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Russia is working diligently to patch its GLOSNASS system, with launches from Kazakhstan. Very nice!

Russia's GLONASS system just got a boost with the launch of three new satellites aboard a Proton-K booster rocket, last Friday.  The satellites successfully reached low-earth orbit eight minutes after launch.

GLONASS, for the unfamiliar, is Russia's equivalent of the Global Positioning System  (GPS) commonly used in the U.S.  In English the words that make up the acronym roughly are translated to "Global Navigation Satellite System."

The European Union anticipates the success of a separate system, called the Galileo Network. However as reported by DailyTech, the system has yet to fully be implemented.

The technology developed during the Cold War went into operation in 1982, was completed in 1985, but fell into disrepair, following the collapse of Russia's communist regime.

Still the Russian government has been making legitimate attempts to restore the aging system, as reported on earlier this year at DailyTech.  The constellation initiated its first public broadcast of May this year.

The Indian government pledged support for the GLONASS system in 2004, but the country have yet to launch any satellites.

The U.S. and Russian governments have also been in talks about making the GPS and GLOSNASS networks interoperable and compatible.  The U.S. and European Union have struck a similar deal as well.

The satellite launch last week occurred, not in Russia, but in Kazakhstan, at the Baikonur Cosmodrome.  Russia rents the facility and the right to launch from Kazakhstan, under a long term contract.

The launch was significant as it was the first Russian launch from the facility since September.  Kazakhstan had temporarily banned launches, following a failure in which the Russian launch of another Proton rocket ended in failure.  This failed launch sent the Proton booster, full of highly toxic heptyl fuel, plunging into the countryside by the industrial city of Zhezkazgan. 

The effects of this incident on the local populous have yet to be fully determined, but launches have resumed with extra precautions.  Russia has relied heavily on launches of GLOSNASS satellites from the Baikonur location, in its efforts to repair the network.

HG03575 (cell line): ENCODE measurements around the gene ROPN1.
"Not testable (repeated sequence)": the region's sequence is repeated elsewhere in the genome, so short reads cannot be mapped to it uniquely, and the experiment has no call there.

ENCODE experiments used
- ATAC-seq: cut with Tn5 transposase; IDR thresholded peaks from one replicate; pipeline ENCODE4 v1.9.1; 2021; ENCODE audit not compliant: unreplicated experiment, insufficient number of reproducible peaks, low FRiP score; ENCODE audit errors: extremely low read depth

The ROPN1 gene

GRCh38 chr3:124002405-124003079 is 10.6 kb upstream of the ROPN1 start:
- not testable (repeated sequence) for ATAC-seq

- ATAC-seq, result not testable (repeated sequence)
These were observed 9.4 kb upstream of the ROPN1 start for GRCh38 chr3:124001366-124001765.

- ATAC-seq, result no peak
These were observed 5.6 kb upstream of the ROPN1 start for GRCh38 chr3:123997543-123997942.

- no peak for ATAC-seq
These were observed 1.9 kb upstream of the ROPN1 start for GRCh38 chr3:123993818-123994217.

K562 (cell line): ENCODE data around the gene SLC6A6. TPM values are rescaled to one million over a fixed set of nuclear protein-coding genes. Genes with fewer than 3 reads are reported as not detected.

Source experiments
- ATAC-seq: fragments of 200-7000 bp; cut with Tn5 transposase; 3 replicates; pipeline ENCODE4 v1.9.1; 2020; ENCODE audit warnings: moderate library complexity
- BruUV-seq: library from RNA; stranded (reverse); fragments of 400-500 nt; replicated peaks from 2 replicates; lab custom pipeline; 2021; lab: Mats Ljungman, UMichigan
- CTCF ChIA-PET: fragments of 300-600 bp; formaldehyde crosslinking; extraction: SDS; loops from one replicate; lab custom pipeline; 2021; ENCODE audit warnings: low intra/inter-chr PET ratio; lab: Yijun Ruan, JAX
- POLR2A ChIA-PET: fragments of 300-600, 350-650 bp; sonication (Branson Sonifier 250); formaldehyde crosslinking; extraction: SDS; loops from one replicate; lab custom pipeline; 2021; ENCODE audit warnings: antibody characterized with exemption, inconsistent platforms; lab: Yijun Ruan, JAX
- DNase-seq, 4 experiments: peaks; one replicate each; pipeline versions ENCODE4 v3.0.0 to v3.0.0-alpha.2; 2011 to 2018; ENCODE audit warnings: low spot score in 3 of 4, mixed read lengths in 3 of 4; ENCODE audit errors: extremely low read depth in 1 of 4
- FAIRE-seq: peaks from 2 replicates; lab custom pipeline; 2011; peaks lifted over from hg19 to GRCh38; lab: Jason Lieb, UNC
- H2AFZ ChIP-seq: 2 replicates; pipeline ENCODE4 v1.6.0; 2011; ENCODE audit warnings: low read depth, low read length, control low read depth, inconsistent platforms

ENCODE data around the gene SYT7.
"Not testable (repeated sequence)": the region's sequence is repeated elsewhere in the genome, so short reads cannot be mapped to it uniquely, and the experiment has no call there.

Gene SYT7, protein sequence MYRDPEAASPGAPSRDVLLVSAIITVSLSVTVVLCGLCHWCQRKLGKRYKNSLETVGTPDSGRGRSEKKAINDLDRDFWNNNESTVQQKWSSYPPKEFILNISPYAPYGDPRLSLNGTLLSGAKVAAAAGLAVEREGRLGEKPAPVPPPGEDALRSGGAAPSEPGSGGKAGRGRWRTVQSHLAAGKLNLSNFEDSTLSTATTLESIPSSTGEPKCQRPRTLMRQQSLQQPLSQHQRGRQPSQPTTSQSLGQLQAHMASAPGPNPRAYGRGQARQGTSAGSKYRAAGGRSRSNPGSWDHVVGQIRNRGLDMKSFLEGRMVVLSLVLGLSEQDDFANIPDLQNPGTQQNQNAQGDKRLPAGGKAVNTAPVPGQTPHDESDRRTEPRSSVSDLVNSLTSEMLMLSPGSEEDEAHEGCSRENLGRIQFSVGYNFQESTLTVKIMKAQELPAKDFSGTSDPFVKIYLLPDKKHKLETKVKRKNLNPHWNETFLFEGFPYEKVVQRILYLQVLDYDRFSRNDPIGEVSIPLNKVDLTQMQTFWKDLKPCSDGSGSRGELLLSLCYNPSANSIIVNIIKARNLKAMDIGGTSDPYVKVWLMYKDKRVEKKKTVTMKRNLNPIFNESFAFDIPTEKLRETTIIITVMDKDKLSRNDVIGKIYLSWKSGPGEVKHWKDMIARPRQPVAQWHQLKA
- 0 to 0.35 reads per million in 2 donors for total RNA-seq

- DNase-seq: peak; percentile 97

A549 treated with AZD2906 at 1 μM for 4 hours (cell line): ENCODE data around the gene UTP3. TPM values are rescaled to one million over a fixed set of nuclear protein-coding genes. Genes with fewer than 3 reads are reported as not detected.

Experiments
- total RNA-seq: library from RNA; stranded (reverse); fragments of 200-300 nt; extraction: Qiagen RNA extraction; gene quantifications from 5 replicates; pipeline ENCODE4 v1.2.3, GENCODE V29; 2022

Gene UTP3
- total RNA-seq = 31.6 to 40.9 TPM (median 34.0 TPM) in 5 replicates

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RE: Huh?
By jak3676 on 11/4/2007 6:39:20 PM , Rating: 4
There are still two pieces that the military controls that they could make use of when/if needed to limit the use of GPS systems to only approved military needs. However trying to use any of them would require an executive order and would likely only be used in cases of sustained extreme national emergency.

There are many commercial and military systems that rely on GPS signals for things other than positioning. GPS time can generally be accurate to within nanoseconds so it is used as a timing source for a variety of circuitry, especially communications. If the government felt it necessary to limit GPS signals to only military receives then that would force portions of the national infrastructure into a fault mode. Much of the official military communications system now rides over a commercial backbone. So limiting GPS signals would also be detrimental to the military. None the less, the capability still exists.

GPS receivers are used in three modes: the global positioning system (GPS), standard positioning system (SPS), and precise positioning system (PPS).

The SPS is available to all GPS receivers worldwide, both military and civilian. When a receiver is in the SPS mode, almanac, navigation, and timing information are received on the non-encrypted course acquisition (CA) code satellite signal. To deny unauthorized users the full accuracy of GPS, the Department of Defense (DoD) can intentionally places errors in the navigation and timing signal. This process is called selective availability (SA). The SA errors are unpredictable and can produce significant horizontal and elevation errors. This is one reason why SPS (commercial grade) receivers are not authorized for combat operations.

SA was turned off by executive order on May, 2, 2000.

The satellites also broadcast an encrypted precise (P/Y) code. This transmission is the basis for the PPS that is used by military GPS receivers. These receivers must have crypto keys loaded to detect and nullify the SA errors, which allows for more accurate position data. Also, the crypto keys provide a means of unscrambling the encrypted P/Y code, which is an anti-spoofing (AS) protection. Military receivers have this capability and are considered to be PPS receivers. Only PPS receivers are authorized for combat operations.

Of course signals can still be jammed. Contrary to some articles, neither SA nor AS have any impact on traditional jamming. When the signal to noise ration is below 34 decibels (db) the system is effectively jammed. Of course putting out a jamming signal like that is about like wearing a big red target on your head in the middle of the battlefield.

So yes, technically it can be done. But, I’m pretty sure that’s not something that will ever happen.

"I mean, if you wanna break down someone's door, why don't you start with AT&T, for God sakes? They make your amazing phone unusable as a phone!" -- Jon Stewart on Apple and the iPhone

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